New pomegranate-inspired design may bring silicon anodes for Li-ion batteries closer to commercialization
16 February 2014
Researchers at Stanford University and the Department of Energy’s SLAC National Accelerator Laboratory, led by Professor Yi Cui, are proposing a new nanoscale design inspired by pomegranates for high energy capacity but large-volume-change lithium battery anodes such as those using silicon. “While a couple of challenges remain, this design brings us closer to using silicon anodes in smaller, lighter and more powerful batteries for products like cell phones, tablets and electric cars,” said Cui.
As described in a paper in Nature Nanotechnology, using the pomegranate design concept the team encapsulated single silicon nanoparticles with a conductive carbon layer that leaves enough room for expansion and contraction following lithiation and delithiation. An ensemble of these hybrid nanoparticles is then encapsulated by a thicker carbon layer in micrometer-size pouches to act as an electrolyte barrier.
In their paper, the team reported 97% capacity retention after 1,000 cycles using the a hierarchical structured silicon anode. In addition, the microstructures lower the electrode–electrolyte contact area, resulting in high Coulombic efficiency (99.87%) and volumetric capacity (1,270 mAh cm-3), and the cycling remains stable even when the areal capacity is increased to the level of commercial lithium-ion batteries (3.7 mAh cm-2).
As has been noted often, with 10x the theoretical capacity of graphite, silicon is an attractive material for anodes in energy storage devices. Silicon can be used both in traditional lithium-ion batteries or in Li–O2 and Li–S batteries as a replacement for the dendrite-forming lithium metal anodes.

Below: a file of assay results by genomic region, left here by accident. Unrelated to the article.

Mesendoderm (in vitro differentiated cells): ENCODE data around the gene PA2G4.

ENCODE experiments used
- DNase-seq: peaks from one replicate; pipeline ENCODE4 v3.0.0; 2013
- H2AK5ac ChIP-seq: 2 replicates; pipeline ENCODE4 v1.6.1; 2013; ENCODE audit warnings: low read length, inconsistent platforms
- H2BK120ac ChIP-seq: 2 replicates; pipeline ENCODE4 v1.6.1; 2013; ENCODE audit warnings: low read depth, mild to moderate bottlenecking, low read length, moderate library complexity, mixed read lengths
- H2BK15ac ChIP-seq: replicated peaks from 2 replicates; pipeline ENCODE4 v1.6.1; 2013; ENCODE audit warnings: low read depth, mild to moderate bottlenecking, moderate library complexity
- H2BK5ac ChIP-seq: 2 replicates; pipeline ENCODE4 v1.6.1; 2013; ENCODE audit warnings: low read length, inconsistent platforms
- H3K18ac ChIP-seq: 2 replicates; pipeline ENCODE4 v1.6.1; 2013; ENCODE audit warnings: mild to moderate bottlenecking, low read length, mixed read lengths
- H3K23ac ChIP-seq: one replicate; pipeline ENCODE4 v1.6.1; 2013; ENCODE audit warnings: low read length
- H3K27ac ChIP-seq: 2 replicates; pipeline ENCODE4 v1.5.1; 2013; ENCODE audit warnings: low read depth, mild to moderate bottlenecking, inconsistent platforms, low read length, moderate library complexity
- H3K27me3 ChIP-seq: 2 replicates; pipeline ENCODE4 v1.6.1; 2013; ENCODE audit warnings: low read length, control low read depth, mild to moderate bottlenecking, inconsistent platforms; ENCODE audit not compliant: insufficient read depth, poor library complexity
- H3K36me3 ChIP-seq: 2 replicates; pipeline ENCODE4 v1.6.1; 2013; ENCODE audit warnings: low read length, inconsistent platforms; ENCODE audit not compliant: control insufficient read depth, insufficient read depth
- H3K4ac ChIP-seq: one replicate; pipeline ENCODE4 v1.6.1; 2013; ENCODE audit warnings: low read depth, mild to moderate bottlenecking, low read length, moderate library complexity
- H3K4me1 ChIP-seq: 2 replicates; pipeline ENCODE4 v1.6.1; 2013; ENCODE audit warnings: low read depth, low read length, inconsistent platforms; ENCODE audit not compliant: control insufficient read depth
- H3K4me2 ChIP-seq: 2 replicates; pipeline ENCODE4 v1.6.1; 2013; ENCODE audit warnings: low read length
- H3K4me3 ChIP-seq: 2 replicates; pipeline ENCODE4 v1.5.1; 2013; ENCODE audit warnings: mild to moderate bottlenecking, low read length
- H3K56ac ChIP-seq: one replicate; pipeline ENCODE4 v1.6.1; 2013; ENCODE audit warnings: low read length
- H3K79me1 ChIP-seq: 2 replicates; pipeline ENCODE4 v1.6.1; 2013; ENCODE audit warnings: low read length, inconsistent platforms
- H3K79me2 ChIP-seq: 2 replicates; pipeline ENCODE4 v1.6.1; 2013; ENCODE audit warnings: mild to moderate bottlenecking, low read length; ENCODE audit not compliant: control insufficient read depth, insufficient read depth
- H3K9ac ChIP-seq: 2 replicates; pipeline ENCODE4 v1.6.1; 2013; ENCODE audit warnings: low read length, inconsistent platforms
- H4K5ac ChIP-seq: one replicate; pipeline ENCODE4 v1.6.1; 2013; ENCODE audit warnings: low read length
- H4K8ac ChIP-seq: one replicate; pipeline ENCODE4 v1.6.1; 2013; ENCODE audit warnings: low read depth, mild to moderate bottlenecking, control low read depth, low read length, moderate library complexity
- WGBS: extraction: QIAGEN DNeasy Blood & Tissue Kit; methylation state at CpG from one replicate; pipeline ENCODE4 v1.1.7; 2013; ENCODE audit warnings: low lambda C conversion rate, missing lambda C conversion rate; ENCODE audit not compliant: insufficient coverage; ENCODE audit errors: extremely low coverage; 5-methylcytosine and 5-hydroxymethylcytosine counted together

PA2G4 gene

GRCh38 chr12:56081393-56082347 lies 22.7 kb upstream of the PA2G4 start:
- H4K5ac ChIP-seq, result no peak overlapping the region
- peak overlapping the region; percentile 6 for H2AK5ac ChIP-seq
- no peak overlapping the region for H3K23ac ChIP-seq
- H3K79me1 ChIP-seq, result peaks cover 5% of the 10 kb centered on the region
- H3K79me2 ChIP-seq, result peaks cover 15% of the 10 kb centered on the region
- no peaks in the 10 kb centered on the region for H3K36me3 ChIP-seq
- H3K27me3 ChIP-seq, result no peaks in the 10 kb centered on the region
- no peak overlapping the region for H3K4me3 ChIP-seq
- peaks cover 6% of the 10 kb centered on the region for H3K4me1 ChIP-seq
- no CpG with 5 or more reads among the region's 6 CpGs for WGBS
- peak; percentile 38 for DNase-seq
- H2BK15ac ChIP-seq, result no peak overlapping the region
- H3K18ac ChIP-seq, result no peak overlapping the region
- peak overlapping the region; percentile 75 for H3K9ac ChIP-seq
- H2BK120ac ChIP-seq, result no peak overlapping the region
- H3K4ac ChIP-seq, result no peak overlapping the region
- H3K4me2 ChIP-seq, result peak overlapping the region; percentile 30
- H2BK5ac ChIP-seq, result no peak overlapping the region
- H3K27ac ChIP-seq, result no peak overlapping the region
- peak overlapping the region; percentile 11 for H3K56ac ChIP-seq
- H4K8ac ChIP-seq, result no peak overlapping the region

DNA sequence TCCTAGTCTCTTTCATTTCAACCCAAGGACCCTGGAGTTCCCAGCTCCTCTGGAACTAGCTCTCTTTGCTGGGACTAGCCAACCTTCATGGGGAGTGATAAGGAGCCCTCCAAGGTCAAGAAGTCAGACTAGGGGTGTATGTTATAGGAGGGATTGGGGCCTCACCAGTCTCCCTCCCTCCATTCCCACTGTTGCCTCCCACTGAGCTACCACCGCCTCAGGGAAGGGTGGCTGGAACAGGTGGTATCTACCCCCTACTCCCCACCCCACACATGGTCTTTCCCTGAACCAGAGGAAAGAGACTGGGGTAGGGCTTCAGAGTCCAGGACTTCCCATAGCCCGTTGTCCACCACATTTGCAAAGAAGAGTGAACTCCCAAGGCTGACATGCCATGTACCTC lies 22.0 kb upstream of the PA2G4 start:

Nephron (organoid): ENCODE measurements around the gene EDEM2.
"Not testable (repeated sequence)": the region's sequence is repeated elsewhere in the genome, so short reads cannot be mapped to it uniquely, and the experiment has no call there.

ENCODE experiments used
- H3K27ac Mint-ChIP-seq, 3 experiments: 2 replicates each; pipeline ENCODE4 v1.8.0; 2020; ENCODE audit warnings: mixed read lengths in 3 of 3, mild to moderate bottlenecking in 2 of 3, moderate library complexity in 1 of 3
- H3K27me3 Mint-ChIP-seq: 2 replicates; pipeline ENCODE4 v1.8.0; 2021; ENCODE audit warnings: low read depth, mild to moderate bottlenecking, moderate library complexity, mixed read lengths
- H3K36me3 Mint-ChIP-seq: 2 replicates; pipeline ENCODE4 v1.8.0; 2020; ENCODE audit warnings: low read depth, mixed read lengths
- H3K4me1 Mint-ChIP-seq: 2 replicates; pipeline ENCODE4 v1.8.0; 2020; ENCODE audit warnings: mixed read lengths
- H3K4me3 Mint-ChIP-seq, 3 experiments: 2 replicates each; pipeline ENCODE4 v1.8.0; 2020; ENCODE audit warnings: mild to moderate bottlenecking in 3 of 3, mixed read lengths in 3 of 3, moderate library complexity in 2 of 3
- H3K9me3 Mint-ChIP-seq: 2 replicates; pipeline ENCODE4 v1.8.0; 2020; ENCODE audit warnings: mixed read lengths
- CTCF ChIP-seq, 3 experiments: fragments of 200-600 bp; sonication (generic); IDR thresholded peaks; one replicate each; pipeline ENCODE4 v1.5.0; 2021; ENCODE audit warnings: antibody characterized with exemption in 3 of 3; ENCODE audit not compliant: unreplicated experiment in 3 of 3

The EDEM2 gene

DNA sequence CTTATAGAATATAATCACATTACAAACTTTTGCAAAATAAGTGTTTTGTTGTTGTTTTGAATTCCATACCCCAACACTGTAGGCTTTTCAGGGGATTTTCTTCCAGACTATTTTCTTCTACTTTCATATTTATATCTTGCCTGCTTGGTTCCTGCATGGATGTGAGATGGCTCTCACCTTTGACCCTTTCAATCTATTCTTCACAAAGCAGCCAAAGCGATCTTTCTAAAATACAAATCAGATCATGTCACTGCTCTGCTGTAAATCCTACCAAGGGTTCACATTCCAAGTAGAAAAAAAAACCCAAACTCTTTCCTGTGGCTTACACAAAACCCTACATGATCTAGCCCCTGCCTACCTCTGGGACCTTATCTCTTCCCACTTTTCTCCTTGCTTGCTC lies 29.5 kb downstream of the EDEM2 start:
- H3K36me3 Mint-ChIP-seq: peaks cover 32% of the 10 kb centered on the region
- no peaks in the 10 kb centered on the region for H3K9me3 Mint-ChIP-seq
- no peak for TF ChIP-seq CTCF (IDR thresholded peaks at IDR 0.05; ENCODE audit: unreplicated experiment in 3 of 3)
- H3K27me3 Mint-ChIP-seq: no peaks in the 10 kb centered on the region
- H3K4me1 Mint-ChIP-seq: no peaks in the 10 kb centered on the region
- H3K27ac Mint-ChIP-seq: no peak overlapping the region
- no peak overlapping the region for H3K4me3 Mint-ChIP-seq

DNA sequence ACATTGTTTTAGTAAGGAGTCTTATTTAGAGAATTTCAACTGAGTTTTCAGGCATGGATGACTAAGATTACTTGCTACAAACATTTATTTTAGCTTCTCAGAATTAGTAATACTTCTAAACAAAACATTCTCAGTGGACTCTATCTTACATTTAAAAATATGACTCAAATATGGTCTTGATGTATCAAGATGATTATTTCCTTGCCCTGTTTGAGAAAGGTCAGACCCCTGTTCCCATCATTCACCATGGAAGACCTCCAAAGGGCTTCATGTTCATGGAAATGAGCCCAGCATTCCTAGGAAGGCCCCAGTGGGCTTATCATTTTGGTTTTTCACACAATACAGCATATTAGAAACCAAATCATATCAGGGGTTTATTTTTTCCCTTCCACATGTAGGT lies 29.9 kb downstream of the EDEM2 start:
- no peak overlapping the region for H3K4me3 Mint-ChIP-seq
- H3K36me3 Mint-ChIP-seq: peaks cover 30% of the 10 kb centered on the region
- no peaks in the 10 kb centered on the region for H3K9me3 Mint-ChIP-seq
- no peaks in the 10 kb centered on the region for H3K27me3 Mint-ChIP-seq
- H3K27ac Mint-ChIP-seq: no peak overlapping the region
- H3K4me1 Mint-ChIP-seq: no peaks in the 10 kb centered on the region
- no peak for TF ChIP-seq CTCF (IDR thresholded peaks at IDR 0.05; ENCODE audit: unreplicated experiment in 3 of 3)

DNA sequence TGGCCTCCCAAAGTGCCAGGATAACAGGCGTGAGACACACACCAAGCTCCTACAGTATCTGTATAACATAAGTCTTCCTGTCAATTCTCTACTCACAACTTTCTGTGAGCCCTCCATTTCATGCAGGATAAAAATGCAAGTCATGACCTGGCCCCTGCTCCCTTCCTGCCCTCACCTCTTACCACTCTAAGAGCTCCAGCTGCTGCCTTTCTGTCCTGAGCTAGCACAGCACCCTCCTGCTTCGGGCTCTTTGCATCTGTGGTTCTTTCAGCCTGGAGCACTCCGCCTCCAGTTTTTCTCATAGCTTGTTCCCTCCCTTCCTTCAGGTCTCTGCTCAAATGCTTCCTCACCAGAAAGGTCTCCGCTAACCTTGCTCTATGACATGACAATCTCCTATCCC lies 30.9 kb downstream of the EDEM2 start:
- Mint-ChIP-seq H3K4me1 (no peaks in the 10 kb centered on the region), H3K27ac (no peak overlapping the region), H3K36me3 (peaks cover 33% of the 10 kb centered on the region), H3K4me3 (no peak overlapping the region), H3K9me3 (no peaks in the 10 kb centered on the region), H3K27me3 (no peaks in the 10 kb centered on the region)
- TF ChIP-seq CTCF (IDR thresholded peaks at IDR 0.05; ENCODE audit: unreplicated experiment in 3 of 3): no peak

However, the major well-known challenges associated with silicon anodes include (1) structural degradation and instability of the solid-electrolyte interphase caused by the large volume change (∼300%) during cycling; (2) the occurrence of side reactions with the electrolyte; and (3) the low volumetric capacity when the material size is reduced to a nanometer scale.
Here, we propose a hierarchical structured silicon anode that tackles all three problems.—Liu et al.
Over the past eight years, Cui’s team has addressed the structural degradation problem by using silicon nanowires or nanoparticles that are too small to break into even smaller bits and encasing the nanoparticles in carbon “yolk shells” that give them room to swell and shrink during charging. (Earlier post.)
The new study builds on that work. Graduate student Nian Liu and postdoctoral researcher Zhenda Lu used a microemulsion technique common in the oil, paint and cosmetic industries to gather silicon yolk shells into clusters, and coated each cluster with a second, thicker layer of carbon. These carbon rinds hold the pomegranate clusters together and provide a sturdy highway for electrical currents. Since each cluster has just one-tenth the surface area of the individual particles inside it, a much smaller area is exposed to the electrolyte.
The pomegranate design affords remarkable battery performance … its reversible capacity reached 2,350 mAh g-1 for a rate of C/20 (1C 1⁄4 charge/discharge in 1 h). If not mentioned, all reported capacities are based on the total mass of silicon and carbon in the pomegranate structure. Because silicon is only 77% of the mass of the pomegranate structure, the capacity with respect to silicon is as high as 3,050 mAh g-1.